Survival Skills is screening as part of the 2020 Fantasia International Film Festival
Quinn Armstrong’s Survival Skills has plenty of contemporaries. This faux police training video has the same old media affection, anachronistic diegetic reality, and cringe comedy of the late night comedy of Tim & Eric, viral alt comedy videos like Too Many Cooks, and a handful of other indie films on the festival rotation in recent years. Survival Skills deviates enough from these by presenting a less overtly comic take on the postmodern pastiche of the VHS tape aesthetic. But this tone is also the major detracting feature of the film.
The film follows smiley Jim (Vayu O’Donnell) on his first day as part of the Middletown police department. The trials and training he undergoes is part of a training video, but his actions start deviating from the script of what the video is going for.
Given this is a fictional police training video, it is difficult to divorce the proceedings of the film from current real-world concerns involving policing in the United States. This makes the lo-fi film appear all the uglier. I tried to separate the film from current events, which are out of the filmmaker’s control and seemingly not part of the creative intent, but it became increasingly difficult to do so as the tone of the film continued down a tightrope on which it just cannot balance.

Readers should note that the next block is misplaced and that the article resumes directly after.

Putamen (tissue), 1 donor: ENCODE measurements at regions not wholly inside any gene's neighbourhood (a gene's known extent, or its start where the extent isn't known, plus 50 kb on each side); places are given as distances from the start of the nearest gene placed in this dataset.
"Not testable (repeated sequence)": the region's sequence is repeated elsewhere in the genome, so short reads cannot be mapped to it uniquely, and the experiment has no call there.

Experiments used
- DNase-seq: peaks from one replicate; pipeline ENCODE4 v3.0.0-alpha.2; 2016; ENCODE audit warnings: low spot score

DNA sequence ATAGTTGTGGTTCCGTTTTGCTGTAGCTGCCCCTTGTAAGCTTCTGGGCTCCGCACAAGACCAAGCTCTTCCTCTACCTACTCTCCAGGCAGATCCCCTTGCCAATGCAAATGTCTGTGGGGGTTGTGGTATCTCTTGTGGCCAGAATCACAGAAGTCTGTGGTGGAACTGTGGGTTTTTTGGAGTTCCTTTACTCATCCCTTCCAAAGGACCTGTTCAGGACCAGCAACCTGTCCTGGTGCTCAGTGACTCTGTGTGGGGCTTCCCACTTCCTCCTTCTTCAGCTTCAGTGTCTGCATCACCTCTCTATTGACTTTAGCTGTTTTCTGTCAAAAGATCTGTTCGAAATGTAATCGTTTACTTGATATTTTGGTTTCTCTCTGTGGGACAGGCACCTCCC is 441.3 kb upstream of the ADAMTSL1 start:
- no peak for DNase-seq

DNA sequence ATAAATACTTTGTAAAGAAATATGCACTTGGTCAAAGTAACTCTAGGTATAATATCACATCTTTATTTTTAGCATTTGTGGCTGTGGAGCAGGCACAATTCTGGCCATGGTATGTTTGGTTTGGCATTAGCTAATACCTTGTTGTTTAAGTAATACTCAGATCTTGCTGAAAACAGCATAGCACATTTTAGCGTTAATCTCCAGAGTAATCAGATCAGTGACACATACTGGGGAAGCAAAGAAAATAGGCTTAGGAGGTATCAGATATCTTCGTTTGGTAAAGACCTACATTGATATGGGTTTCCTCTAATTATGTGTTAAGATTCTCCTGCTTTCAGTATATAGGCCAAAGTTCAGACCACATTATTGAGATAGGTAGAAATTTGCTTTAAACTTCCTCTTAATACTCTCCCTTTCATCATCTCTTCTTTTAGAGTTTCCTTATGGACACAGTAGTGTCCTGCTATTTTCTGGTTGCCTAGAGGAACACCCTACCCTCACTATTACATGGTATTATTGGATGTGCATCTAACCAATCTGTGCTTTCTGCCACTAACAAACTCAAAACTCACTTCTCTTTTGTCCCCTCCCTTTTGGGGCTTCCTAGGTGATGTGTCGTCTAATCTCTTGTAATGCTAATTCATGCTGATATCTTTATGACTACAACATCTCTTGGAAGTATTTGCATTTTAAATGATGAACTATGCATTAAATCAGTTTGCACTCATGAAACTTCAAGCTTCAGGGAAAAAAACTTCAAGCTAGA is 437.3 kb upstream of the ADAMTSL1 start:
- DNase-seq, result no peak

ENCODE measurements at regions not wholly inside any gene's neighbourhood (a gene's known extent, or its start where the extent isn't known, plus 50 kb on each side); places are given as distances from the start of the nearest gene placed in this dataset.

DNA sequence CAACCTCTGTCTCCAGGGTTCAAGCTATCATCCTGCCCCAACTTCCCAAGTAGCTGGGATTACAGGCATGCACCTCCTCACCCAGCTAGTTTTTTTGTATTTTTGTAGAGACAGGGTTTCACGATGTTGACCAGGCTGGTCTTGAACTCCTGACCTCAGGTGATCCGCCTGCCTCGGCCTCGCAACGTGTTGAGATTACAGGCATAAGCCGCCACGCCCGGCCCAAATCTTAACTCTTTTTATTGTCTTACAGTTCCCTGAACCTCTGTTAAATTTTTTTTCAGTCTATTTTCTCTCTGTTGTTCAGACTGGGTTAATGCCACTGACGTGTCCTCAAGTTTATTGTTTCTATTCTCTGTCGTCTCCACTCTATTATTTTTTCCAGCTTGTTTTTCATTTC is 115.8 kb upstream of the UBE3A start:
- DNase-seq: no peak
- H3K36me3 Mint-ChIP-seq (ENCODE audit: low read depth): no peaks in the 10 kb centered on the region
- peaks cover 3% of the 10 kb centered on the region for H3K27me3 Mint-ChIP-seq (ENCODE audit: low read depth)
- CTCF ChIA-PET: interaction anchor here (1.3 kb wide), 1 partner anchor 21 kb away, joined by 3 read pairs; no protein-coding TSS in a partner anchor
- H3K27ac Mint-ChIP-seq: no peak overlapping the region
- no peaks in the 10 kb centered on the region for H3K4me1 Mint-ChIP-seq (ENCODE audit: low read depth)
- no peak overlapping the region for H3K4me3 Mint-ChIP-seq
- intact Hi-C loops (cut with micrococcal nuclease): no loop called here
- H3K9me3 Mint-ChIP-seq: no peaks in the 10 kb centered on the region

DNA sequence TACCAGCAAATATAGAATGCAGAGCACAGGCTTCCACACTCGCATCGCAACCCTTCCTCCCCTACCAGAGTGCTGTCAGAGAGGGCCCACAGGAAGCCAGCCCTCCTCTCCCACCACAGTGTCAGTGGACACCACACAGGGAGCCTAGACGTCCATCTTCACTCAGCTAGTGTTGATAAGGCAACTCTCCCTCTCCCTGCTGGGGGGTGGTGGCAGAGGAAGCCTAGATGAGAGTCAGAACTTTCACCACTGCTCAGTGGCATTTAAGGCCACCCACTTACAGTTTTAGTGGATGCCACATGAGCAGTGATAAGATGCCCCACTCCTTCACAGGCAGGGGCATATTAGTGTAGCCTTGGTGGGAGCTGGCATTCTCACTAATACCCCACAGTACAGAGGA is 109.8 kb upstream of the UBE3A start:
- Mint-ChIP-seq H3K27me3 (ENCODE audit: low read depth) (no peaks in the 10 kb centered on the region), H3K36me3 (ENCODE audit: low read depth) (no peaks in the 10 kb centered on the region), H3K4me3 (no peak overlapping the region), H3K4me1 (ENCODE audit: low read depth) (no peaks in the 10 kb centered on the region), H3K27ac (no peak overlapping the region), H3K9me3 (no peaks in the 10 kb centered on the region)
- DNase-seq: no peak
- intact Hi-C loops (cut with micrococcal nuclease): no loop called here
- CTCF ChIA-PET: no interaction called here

The truth is, there is wiggle room in Survival Skills to make a fairly trenchant commentary on how police training reinforces a specific culture. You see it in the looming portraits of Ronald Reagan, a reminder of the tough on crime mentality from which training videos of this ilk sprang. You definitely see it in a segment about knife tactics, which ends with the idealistic, almost always smiling protagonist Jim violently stabbing an invisible person with a fiendish grin on his face.
But any political messaging that this film may be trying to make is consistently undercut by the desire for metatextual humor. Broad moments of comedy interrupt the emotional journey of Jim, putting the film off-balance: an entire scene about Satanic Panic with a comic misdirection, a runner about a robotic housewife, one scene which breaks the reality of the training video idea by using a sitcom laugh track. None of this really works within a film that is otherwise going for a more emotional gut-punch by following an idealistic new cop who slowly deflates over the course of his first few days on the force. Adding politics on top of all of this is simply too much weight to place on an 88-minute anti-comic drama.
This is not to say there isn’t something worthwhile in Survival Skills. This type of film has an audience (I thought I was part of that audience, but I came out disappointed). The lead performance from O’Donnell is committed and engaging, and Stacy Keach’s entirely sedentary performance is surprisingly dynamic. There are ideas in this worth exploring, which fill out this metatextual environment well, but it does not all come together into a coherent whole.
Survival Skills: C+